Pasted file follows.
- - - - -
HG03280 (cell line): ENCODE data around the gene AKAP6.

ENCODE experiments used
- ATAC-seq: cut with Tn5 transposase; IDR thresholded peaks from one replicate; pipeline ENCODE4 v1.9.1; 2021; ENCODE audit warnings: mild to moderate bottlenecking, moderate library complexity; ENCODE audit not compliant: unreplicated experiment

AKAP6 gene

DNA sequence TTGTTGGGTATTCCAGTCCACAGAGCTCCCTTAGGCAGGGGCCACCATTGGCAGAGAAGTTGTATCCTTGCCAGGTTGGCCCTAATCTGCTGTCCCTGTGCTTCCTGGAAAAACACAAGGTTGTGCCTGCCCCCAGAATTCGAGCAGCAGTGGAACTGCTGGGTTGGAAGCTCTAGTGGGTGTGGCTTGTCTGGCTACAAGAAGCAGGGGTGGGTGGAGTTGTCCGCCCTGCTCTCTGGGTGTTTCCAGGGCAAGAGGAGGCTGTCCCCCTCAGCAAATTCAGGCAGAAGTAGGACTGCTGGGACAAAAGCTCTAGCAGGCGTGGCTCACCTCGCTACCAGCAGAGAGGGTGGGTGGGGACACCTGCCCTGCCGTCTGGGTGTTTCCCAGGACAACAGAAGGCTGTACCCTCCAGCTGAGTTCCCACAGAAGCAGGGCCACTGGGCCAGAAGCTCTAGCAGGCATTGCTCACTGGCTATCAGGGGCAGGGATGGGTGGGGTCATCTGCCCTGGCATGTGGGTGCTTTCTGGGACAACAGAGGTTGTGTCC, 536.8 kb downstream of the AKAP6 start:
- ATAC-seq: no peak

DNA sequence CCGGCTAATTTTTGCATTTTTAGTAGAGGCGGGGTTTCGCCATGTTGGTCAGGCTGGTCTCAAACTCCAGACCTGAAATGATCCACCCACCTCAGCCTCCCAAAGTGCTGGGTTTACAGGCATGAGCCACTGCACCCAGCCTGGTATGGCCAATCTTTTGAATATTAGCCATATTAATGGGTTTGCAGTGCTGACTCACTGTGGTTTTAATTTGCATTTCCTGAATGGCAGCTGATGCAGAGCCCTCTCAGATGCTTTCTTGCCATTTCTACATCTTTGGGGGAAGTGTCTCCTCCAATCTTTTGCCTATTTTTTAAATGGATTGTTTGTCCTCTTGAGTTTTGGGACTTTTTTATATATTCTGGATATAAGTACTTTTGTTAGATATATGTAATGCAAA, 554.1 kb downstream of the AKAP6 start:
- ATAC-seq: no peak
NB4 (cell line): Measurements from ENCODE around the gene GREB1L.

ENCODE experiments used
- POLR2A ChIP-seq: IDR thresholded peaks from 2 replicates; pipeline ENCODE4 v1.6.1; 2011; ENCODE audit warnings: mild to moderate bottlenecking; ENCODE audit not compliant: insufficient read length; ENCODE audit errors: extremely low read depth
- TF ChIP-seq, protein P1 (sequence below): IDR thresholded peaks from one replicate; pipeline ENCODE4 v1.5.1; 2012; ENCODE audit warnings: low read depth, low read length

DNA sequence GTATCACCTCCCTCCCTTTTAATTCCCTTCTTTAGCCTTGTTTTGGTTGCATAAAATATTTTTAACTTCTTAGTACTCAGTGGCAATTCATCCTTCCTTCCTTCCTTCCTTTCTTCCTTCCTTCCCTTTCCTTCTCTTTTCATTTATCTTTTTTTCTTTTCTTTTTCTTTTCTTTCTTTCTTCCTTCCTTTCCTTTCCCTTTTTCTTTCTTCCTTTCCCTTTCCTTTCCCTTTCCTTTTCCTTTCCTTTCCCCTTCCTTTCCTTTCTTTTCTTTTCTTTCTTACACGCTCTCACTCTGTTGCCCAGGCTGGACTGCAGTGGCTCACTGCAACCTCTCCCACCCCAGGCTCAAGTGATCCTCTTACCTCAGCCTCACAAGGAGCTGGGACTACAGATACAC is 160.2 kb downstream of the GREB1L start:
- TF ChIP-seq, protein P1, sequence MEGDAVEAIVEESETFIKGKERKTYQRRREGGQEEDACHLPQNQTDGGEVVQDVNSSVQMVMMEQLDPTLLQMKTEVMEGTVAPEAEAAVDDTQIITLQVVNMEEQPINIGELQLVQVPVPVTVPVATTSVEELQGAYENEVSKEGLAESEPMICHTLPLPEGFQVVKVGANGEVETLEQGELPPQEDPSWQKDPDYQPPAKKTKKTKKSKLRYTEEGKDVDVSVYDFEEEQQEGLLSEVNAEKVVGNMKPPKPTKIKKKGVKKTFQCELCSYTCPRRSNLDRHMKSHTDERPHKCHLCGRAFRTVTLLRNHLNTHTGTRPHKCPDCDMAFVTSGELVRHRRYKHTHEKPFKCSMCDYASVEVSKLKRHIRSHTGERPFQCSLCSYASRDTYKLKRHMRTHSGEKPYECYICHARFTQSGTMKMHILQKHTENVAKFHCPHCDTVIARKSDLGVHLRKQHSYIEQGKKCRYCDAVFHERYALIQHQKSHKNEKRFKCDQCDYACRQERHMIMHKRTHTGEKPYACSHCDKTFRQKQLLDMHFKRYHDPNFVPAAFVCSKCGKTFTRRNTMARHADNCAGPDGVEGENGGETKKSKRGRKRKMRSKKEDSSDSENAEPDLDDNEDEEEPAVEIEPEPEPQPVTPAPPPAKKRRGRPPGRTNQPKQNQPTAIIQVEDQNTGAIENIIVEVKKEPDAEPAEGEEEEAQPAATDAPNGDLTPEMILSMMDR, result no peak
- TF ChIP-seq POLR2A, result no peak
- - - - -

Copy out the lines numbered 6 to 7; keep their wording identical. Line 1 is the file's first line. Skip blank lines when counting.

- ATAC-seq: no peak

DNA sequence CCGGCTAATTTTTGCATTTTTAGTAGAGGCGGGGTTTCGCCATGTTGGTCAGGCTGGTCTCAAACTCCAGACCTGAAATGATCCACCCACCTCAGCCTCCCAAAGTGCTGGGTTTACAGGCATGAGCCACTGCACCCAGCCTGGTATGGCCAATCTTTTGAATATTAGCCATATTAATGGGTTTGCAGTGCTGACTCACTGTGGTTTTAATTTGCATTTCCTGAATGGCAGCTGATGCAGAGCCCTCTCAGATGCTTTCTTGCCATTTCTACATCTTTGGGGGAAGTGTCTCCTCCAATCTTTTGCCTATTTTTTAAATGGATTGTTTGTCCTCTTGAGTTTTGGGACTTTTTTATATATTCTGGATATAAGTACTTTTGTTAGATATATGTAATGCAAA, 554.1 kb downstream of the AKAP6 start: